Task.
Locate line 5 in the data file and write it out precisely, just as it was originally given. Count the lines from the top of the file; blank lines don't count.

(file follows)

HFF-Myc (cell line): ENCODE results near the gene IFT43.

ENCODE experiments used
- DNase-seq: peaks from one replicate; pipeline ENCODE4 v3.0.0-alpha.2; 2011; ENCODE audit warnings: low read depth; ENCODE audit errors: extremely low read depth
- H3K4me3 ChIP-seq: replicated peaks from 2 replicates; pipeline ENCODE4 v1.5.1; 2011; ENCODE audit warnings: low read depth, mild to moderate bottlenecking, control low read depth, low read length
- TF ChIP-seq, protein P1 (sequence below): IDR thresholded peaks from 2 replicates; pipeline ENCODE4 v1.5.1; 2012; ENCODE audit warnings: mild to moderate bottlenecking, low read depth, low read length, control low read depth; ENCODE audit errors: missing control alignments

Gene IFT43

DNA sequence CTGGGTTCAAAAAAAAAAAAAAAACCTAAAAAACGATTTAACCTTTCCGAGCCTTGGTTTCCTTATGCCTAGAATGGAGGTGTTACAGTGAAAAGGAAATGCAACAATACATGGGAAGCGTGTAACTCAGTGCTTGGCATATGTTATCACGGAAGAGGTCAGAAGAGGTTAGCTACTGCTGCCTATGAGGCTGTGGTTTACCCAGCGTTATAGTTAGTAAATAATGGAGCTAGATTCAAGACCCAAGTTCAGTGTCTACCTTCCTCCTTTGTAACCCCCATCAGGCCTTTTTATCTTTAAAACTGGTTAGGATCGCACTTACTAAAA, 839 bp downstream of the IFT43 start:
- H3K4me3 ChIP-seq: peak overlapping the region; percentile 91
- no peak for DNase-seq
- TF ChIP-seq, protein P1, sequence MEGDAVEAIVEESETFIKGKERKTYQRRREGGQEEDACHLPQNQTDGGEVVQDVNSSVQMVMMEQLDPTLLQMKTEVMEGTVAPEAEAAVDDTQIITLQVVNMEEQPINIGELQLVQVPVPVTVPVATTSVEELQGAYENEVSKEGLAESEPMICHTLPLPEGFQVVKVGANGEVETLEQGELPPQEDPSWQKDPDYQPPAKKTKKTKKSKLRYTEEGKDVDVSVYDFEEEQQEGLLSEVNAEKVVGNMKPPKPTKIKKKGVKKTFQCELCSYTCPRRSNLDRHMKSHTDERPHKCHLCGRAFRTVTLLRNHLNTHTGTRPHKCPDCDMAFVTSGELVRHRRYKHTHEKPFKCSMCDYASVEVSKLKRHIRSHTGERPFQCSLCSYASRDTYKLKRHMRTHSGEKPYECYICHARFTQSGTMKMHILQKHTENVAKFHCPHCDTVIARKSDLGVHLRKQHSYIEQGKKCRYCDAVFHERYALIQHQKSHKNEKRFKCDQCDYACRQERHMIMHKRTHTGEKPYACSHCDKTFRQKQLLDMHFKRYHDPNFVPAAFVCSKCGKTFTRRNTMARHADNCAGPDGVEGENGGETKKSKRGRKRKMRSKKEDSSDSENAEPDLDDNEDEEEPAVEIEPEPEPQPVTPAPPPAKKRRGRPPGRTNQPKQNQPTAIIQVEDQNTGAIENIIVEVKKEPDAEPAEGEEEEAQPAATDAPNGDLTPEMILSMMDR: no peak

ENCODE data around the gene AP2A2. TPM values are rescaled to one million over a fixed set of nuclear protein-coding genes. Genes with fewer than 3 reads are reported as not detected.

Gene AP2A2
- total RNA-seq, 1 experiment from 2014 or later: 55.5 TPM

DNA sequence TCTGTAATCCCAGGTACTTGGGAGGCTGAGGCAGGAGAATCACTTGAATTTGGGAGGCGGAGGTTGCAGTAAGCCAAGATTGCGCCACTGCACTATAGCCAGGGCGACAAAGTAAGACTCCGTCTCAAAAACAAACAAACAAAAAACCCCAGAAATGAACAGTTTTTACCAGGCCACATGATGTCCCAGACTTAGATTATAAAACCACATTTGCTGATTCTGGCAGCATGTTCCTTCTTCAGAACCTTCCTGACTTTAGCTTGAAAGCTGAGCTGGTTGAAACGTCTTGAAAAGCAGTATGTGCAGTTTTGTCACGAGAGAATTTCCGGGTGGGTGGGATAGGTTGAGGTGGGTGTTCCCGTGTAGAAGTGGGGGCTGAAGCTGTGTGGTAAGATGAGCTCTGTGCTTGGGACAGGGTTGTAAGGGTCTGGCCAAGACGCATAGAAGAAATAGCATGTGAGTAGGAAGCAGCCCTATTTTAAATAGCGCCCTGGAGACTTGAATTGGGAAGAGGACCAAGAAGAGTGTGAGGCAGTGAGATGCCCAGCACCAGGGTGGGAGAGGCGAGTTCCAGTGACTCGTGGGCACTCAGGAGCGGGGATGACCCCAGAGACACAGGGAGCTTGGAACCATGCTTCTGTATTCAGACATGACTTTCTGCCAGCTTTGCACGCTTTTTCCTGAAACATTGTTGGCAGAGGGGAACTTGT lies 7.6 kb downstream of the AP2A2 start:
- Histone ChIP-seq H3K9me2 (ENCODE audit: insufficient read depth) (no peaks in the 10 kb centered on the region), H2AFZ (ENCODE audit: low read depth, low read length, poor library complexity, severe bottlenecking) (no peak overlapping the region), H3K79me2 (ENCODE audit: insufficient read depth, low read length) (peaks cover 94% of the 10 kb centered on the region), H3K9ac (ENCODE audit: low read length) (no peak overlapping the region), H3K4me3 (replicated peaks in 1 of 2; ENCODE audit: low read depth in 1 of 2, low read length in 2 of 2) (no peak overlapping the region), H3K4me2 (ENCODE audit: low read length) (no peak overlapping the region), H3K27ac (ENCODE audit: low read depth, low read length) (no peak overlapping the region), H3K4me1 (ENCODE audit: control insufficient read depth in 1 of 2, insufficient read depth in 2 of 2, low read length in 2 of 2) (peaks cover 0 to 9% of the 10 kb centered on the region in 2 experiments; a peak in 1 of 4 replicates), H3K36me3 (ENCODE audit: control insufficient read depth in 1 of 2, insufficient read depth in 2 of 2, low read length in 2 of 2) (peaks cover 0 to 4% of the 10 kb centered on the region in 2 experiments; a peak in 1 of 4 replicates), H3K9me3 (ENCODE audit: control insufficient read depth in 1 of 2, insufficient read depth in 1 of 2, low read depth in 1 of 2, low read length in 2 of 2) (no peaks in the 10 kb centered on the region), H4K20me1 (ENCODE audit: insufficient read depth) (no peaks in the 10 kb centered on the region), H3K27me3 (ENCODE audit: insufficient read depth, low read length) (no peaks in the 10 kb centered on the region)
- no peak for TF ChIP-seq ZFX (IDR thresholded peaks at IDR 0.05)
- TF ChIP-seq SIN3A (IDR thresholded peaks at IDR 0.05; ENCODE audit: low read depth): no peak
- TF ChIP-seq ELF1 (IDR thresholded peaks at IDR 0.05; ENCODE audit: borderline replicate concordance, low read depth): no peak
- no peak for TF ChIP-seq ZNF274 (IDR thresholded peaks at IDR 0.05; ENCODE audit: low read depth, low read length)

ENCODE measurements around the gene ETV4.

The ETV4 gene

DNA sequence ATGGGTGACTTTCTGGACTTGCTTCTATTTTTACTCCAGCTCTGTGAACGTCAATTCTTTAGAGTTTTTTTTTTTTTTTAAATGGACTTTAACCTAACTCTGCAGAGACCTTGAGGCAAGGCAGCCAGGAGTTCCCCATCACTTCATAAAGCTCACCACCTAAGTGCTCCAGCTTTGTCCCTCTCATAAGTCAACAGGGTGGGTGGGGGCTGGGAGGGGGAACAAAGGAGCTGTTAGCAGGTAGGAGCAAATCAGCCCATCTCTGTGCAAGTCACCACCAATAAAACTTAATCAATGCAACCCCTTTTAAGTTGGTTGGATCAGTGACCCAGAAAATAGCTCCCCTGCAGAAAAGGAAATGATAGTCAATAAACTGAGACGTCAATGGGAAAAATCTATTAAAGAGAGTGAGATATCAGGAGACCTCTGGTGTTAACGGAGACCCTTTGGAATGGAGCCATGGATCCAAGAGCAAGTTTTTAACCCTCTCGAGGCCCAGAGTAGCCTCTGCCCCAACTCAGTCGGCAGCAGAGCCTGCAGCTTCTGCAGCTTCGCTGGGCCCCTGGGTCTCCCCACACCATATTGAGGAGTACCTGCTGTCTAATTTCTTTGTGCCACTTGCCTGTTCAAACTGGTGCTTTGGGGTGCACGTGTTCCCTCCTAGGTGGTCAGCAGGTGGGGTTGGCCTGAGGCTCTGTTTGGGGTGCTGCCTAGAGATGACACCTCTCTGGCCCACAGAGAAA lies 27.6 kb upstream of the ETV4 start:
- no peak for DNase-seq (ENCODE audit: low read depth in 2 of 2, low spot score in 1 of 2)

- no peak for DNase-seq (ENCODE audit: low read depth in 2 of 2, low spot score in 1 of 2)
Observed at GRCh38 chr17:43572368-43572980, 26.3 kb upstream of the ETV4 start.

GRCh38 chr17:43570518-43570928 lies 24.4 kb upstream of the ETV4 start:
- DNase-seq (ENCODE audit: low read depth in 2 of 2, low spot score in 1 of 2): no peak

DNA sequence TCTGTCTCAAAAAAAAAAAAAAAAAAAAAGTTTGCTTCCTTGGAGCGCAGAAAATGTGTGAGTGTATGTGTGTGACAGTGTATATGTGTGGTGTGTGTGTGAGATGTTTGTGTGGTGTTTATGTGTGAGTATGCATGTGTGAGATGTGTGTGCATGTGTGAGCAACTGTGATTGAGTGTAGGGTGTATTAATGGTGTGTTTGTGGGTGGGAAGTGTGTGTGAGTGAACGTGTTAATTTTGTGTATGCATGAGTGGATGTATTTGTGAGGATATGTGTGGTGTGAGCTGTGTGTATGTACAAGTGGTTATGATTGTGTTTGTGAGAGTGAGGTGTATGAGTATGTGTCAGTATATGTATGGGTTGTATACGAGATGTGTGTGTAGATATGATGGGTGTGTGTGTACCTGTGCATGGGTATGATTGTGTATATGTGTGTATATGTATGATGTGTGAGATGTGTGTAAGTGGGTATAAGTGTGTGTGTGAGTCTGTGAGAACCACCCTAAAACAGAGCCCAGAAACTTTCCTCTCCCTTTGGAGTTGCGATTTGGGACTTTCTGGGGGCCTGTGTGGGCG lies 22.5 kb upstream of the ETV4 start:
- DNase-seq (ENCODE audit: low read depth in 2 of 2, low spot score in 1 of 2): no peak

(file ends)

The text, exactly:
- TF ChIP-seq, protein P1 (sequence below): IDR thresholded peaks from 2 replicates; pipeline ENCODE4 v1.5.1; 2012; ENCODE audit warnings: mild to moderate bottlenecking, low read depth, low read length, control low read depth; ENCODE audit errors: missing control alignments